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[Gr.,=gluelike], a mixture in which one substance is divided into minute particles (called colloidal particles) and dispersed throughout a second substance. The mixture is also called a colloidal system, colloidal solution, or colloidal dispersion.
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a disperse system consisting of droplets of a liquid (the dispersed phase) distributed evenly throughout another liquid (the dispersion medium).
A distinction is made between emulsions of the oil-in-water type (with droplets of a nonpolar liquid, such as a mineral oil, dispersed in a polar medium, usually water) and reverse emulsions of the water-in-oil type (with droplets of a polar liquid in a non-polar medium). Multiple emulsions are also encountered, in which the droplets of the dispersed phase serve as the dispersion medium for even finer droplets of another dispersed phase.
Emulsions are also divided into lyophilic and lyophobic types (seeLYOPHILIC AND LYOPHOBIC COLLOIDS). Lyophilic emulsions are thermodynamically stable, reversible systems that are formed spontaneously at temperatures close to the critical displacement temperature for two interacting liquids. Lyophobic emulsions are thermodynamically unstable systems formed by the mechanical, acoustic, or electrical dispersion of one liquid in another or by the separation of droplets from a supersaturated solution or melt; such emulsions may exist for prolonged periods only if mixed with an emulsifier. Lyophilic emulsions are highly dispersed (colloidal) systems, the droplets of which measure no more than 10–5 cm. Lyophobic emulsions are coarsely (poorly) dispersed systems with droplet size usually ranging from 10–5 to 10–2 cm. If the dispersed phase and dispersion medium differ greatly in density, the emulsion will be kinetically unstable—that is, the particles of the dispersed phase will tend either to sink to the bottom or rise to the top. The sedimentation of emulsion droplets that are well protected against coalescence may lead to the concentration of the droplets and the formation of creams or sediments of continuous two-liquid phases not separated into discrete layers.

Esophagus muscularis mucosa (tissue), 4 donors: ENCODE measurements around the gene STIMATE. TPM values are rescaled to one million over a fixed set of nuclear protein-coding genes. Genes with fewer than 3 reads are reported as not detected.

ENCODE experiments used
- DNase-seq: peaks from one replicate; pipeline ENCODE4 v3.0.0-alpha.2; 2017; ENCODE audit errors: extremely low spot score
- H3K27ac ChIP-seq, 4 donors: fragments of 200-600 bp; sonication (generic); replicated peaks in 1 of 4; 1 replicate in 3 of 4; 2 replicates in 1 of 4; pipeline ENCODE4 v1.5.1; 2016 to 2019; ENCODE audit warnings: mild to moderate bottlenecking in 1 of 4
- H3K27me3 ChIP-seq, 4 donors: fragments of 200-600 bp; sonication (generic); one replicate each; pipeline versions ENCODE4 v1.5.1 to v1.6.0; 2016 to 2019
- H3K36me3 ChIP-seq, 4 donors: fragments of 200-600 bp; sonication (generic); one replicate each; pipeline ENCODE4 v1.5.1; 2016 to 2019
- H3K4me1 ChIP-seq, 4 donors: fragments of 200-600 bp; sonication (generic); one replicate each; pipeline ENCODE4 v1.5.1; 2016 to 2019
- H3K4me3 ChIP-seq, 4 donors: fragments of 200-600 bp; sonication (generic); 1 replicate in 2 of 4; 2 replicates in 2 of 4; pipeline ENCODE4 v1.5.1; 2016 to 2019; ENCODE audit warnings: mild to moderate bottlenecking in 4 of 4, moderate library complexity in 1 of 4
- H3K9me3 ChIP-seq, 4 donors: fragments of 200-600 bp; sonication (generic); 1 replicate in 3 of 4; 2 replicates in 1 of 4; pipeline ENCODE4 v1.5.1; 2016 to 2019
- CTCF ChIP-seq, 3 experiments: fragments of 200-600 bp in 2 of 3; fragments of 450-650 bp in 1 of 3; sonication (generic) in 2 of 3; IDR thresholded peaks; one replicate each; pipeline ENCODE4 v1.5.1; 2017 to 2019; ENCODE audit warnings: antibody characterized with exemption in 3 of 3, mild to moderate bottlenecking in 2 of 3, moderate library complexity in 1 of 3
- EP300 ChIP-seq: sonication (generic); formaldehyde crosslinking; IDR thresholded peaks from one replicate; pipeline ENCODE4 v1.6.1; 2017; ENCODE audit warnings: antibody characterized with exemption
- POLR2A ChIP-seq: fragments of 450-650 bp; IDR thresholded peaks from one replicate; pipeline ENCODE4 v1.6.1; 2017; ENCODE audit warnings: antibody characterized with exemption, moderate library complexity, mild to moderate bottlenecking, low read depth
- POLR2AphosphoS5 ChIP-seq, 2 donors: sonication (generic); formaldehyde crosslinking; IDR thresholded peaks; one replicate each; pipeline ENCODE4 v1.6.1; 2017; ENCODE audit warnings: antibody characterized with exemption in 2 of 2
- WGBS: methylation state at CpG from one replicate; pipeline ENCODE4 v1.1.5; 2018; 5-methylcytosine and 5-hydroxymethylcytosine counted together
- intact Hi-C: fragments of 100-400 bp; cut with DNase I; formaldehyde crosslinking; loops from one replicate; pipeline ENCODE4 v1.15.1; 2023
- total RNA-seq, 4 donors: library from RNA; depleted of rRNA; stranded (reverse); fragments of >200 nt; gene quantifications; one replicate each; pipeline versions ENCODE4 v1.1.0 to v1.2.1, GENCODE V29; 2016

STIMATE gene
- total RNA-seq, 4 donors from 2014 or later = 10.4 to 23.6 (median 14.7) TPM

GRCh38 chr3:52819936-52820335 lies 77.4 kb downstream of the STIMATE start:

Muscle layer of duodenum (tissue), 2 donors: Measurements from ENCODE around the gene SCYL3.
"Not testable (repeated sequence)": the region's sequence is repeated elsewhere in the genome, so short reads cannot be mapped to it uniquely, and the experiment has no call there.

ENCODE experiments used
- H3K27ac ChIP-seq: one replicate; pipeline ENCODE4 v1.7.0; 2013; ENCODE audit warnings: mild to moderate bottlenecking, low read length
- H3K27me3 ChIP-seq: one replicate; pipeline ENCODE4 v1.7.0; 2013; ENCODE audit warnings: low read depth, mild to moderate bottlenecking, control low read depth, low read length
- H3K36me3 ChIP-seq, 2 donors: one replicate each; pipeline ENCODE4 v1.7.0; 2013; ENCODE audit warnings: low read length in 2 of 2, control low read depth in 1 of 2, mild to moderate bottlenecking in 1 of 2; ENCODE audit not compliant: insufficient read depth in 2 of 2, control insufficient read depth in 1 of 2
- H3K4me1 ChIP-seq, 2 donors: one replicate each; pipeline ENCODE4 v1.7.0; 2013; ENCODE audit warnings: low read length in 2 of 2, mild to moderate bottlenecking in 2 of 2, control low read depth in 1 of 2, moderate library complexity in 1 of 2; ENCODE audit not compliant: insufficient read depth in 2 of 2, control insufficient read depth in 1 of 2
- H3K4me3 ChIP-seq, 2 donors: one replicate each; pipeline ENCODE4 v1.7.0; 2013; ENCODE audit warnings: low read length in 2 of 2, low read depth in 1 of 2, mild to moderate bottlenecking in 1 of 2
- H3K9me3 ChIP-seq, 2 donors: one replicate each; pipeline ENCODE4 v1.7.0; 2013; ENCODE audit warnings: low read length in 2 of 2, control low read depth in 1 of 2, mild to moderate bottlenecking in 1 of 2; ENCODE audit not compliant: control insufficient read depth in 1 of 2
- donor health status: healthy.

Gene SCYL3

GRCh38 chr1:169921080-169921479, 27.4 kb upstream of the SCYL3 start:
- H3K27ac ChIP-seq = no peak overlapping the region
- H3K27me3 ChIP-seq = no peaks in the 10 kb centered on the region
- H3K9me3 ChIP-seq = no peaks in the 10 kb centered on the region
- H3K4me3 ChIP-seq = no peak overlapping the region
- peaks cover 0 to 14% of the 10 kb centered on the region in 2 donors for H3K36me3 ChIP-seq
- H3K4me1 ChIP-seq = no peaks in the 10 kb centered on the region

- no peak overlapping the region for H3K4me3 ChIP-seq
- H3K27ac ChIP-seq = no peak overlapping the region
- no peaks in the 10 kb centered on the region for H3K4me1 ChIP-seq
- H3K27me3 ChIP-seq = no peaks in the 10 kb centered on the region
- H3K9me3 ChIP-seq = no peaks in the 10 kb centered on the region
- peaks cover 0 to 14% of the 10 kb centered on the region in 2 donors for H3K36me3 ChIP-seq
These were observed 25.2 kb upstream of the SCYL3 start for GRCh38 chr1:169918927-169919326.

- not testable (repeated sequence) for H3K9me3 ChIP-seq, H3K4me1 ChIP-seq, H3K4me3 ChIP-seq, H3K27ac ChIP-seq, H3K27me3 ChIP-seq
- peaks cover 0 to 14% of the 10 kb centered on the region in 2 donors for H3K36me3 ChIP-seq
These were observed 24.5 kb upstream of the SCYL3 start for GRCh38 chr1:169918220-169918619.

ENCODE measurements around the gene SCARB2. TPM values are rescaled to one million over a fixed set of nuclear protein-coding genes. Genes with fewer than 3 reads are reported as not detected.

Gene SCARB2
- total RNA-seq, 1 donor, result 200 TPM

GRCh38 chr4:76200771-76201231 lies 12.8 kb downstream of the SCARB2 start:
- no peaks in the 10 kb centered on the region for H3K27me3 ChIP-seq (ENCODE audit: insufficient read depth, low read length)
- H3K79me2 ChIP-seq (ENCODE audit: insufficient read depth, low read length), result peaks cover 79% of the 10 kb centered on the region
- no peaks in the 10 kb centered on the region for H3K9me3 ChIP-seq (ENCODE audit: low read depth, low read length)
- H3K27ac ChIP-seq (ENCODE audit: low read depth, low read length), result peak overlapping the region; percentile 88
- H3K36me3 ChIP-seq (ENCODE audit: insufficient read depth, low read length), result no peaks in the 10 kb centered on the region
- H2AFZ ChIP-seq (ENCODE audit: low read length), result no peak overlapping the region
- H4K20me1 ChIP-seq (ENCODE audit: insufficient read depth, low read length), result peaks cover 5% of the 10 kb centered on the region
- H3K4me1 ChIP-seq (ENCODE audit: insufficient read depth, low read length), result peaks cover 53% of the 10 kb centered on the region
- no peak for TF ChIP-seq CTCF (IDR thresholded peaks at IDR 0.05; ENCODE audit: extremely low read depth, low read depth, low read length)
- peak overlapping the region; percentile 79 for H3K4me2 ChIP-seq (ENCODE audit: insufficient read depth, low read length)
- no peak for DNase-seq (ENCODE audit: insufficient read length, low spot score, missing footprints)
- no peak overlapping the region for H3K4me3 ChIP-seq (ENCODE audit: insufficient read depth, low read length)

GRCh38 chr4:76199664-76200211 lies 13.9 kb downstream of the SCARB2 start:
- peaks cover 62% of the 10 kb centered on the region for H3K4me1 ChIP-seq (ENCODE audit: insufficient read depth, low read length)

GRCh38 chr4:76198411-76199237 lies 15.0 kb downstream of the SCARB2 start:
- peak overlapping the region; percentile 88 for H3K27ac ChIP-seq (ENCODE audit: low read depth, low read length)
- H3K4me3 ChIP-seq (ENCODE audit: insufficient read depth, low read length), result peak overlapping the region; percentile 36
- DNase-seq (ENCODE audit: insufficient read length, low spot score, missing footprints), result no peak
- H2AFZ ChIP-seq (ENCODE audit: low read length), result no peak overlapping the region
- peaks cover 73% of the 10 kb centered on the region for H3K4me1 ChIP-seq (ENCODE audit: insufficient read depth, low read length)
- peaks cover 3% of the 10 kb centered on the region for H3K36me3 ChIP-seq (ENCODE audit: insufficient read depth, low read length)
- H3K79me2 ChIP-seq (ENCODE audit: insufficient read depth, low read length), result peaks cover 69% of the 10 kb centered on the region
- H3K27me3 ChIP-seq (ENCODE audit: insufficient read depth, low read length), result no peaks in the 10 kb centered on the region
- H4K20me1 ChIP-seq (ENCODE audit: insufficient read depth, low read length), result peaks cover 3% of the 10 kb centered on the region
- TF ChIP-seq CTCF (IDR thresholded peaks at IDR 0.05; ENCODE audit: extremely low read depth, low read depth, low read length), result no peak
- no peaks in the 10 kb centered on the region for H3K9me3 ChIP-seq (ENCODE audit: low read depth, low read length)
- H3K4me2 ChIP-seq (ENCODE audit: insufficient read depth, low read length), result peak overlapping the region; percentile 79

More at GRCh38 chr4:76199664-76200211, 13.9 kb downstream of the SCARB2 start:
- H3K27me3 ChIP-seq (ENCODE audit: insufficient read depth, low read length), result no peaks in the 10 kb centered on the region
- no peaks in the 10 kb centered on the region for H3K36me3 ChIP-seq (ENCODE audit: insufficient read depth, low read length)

The type and properties of an emulsion depend on such factors as its composition, the relative proportions of the liquid phases, the quantity and chemical nature of the emulsifier, the method of emulsification, and the temperature at which the emulsification is carried out. A change in the composition of an emulsion or in the action of the emulsifier may produce a phase inversion, in which an oil-in-water emulsion becomes a water-in-oil emulsion or vice versa.
Dilute emulsions are typical liquids, with droplets that move freely and independently of one another in a highly mobile medium. In emulsions with droplets of uniform size, as the concentration of the dispersed phase exceeds 74 percent by volume, the viscosity of the system increases abruptly, and the emulsion becomes a gel. In the process, droplets that initially had a spherical shape are highly deformed in such a way that they come to resemble polyhedrons. The content of the dispersed phase in highly concentrated emulsions may be as high as 99 percent by volume; in such cases, the dispersion medium is retained between the droplets in the form of fine layers that resemble the liquid films between bubbles in foams.
Emulsions with various compositions and properties are commonly used in industry, agriculture, and medicine; they also have household uses. Many foods, such as milk and egg yolks, are multicomponent emulsions, as are unrefined petroleum and the milky juices of plants.
Among the products that take the form of emulsions are cooling lubricants and various pesticides, cosmetics, drugs, and binders for latex paints. Asphalt emulsions are used in construction.
REFERENCESVoiutskii, S. S. Kurs kolloidnoi khimii, 2nd ed. Moscow, 1975. Pages 367–81.
Emul’sii. Leningrad, 1972. (Translated from English.)
Becher, P. Emulsions: Theory and Practice, 2nd ed. New York, 1965.
Emulsions and Emulsion Technology, parts 1–2. Edited by K. J. Lissant. New York, 1974.
L. A. SHITS